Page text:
2 min read

Are you a reporter? Let's talk

Do online reporters spend too much time "fishing for clicks?"
Are you a reporter? Let's talk

Three weeks ago, I quit my job at Ars Technica and launched Rethinking News. Over the last three weeks I've been on parental leave, taking care of my newborn daughter Fiona. But now I'm back in the saddle and you can expect regular updates from here on out.

Last summer, Vice reporters Jason Koebler, Anna Merlan, and Joseph Cox published a story about a feud between Silicon Valley and the media. In an aside, the reporters wrote that "the idea that fishing for clicks to drive ad revenue is a successful or even common business model is a fallacy." They noted that many publications are moving away from ad-based business models in favor of subscriptions, events, and other revenue streams.

I think their second claim is accurate: many news organizations have been trying to expand non-ad revenue streams. But the idea that ads were not a common business model in 2020 struck me as absurd. In a tweet, I accused the trio of gaslighting the public. In retrospect, that was too harsh. But at a minimum my journalism career has involved more "fishing for clicks" than I would have liked.

Until last month, I was working at Ars Technica, which is primarily ad-supported and evaluates reporters partly based on the traffic they generate. Prior to that, I worked at Vox, which was primarily ad-supported and evaluated reporters partly based on the traffic they generated. When I was looking to leave Vox in 2017, I talked to an editor at another prominent news organization that had an open position for a technology reporter. He made it clear that I would be expected to produce a substantial volume of traffic-generating content.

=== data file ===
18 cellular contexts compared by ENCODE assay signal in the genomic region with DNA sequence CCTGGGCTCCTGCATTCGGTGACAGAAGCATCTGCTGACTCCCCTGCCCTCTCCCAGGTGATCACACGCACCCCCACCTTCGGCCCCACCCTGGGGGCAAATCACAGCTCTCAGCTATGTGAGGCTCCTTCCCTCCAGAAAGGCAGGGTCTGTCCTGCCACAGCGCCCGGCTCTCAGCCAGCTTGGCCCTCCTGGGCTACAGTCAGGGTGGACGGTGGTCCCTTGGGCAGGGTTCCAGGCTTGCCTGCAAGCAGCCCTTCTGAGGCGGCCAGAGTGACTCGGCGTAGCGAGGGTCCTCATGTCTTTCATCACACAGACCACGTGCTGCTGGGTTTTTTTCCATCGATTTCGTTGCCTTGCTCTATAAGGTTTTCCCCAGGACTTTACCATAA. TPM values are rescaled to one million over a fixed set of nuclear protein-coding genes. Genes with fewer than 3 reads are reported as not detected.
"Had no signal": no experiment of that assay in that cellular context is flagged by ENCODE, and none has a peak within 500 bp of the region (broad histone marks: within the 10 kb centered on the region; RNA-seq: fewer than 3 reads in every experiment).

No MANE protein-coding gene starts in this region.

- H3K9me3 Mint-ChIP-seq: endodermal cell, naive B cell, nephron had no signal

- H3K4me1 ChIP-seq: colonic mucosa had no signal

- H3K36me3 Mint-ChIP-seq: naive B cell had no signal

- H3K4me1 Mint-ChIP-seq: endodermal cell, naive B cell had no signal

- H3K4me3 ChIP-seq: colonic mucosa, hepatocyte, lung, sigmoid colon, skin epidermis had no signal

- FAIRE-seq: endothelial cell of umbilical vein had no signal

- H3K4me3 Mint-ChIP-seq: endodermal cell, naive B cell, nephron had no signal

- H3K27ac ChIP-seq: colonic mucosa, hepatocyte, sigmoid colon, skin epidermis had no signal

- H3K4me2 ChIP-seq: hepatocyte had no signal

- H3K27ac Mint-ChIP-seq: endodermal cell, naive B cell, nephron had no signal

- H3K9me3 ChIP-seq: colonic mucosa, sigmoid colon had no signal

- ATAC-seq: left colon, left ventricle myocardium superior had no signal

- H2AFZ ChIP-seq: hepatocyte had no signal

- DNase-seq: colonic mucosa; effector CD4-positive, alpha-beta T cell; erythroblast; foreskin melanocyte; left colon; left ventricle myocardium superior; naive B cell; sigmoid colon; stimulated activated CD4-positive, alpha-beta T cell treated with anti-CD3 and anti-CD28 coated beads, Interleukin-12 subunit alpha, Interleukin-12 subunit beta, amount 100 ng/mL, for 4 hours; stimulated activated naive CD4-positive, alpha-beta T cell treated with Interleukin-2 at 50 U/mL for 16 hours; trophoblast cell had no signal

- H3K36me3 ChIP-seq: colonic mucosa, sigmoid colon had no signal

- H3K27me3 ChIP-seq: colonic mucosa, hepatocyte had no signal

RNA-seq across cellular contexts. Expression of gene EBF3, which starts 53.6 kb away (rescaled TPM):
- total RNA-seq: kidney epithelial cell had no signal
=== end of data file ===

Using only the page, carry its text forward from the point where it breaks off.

In the last year I've had a few conversations that lead to me to believe that news organizations really are moving away from ad-based business models. I'm skeptical that this has happened so fast that ads are no longer a common industry business model. But before I pontificate further on the subject, I want to make sure I know what I'm talking about.

So if you're a reporter, editor, or anyone else in the news business, I'd love to talk to you. I want to understand the current state of the art among news organizations: how do they make money and how do they evaluate reporters' performance? If traffic goals are being phase out, what's replacing them?

I'm happy to talk off the record. My goal isn't to embarrass any specific news organization, but to understand the overall industry trend. I'll write up my findings in a few weeks.

And to be clear, I'd be delighted to be proved wrong. I think the chase for clicks has harmed the quality of journalism. I'd love to be able to report that there's an emerging industry norm against evaluating reporters based on their traffic. Maybe writing about it would even help accelerate the trend. So if you have information to share, let's chat.

Image by S. Hermann & F. Richter.

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